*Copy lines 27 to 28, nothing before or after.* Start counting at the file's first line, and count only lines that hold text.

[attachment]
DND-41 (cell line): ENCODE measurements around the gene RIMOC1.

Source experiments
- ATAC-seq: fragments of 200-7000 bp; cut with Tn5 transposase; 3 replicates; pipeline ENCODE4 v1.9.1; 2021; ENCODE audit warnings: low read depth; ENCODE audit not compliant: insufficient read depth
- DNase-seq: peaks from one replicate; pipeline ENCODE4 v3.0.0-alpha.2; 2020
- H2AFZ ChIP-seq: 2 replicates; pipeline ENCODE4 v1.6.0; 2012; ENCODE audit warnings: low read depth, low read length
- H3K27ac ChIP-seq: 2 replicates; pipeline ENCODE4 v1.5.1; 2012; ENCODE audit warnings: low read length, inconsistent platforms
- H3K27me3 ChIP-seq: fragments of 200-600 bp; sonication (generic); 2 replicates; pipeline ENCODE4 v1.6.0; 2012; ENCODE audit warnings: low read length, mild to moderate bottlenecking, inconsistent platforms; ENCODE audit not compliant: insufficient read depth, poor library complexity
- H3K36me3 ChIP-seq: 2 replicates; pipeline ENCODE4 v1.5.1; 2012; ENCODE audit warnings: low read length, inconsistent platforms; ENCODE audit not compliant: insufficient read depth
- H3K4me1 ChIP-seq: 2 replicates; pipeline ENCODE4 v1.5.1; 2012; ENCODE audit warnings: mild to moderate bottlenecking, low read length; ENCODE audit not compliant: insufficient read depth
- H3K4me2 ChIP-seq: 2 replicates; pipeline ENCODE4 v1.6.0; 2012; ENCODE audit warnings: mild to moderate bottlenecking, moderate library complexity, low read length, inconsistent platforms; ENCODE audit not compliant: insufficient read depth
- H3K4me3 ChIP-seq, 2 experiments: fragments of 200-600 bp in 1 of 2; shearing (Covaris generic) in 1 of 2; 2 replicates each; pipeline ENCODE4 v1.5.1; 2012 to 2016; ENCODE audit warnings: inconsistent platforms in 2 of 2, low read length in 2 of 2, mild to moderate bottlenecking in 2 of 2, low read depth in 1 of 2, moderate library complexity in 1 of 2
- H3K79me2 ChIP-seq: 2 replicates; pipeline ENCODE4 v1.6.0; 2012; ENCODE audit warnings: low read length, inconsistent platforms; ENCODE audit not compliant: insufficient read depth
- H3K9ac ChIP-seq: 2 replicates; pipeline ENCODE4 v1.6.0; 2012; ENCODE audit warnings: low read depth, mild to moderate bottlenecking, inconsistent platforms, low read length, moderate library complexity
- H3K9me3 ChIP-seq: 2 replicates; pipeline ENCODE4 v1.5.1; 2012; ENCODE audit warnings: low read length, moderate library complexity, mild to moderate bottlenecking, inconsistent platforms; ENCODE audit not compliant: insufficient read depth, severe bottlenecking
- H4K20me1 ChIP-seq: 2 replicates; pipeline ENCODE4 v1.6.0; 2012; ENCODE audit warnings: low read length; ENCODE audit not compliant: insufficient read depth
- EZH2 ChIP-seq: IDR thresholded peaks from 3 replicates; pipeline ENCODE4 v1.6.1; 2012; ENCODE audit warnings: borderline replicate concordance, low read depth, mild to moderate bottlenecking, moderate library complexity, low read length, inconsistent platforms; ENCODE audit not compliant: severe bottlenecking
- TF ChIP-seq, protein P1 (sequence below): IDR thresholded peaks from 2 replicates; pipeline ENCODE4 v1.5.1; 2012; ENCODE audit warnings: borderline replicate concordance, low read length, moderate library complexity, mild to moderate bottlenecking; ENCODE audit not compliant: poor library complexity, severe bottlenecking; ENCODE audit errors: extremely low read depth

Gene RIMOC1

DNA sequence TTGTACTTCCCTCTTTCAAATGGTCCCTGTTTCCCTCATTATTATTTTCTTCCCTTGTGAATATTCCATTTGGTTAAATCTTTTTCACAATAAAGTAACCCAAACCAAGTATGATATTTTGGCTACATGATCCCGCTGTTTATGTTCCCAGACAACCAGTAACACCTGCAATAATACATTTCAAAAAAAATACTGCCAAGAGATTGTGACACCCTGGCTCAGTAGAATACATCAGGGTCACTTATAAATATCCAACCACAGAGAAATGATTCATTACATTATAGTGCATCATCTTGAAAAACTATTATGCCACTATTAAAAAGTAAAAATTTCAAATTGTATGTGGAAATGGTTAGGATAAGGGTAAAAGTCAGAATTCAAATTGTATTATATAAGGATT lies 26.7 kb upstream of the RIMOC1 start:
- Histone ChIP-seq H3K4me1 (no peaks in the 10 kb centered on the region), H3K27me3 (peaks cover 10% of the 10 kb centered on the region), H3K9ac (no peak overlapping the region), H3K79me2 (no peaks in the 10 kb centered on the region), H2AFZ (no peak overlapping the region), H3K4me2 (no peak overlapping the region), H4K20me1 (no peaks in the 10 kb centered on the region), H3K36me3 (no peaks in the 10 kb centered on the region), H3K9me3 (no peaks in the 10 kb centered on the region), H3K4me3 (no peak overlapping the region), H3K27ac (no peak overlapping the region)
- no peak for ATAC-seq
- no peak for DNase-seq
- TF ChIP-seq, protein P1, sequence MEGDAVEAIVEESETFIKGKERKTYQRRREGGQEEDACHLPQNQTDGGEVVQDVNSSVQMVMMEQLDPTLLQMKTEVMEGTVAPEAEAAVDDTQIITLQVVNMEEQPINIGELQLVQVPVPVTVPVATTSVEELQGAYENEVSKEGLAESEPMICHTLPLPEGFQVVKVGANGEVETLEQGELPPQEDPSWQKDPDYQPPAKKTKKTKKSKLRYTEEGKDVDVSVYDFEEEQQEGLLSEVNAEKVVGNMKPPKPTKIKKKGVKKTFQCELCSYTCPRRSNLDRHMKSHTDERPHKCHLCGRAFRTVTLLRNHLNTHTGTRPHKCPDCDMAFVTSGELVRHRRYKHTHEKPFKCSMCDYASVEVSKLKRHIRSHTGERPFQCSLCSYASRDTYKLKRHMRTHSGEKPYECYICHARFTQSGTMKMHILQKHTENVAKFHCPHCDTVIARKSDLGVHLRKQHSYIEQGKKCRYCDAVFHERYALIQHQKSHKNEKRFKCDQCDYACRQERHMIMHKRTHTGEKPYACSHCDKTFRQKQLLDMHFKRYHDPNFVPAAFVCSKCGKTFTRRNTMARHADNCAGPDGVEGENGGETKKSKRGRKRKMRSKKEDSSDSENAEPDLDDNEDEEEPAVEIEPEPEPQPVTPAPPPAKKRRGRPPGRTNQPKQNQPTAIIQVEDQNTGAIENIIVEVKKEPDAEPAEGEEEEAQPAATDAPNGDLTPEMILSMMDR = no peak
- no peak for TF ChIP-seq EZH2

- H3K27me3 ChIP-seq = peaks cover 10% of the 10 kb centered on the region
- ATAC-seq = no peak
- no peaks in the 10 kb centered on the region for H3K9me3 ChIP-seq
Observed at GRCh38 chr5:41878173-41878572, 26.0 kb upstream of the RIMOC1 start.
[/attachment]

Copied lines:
- no peaks in the 10 kb centered on the region for H3K9me3 ChIP-seq
Observed at GRCh38 chr5:41878173-41878572, 26.0 kb upstream of the RIMOC1 start.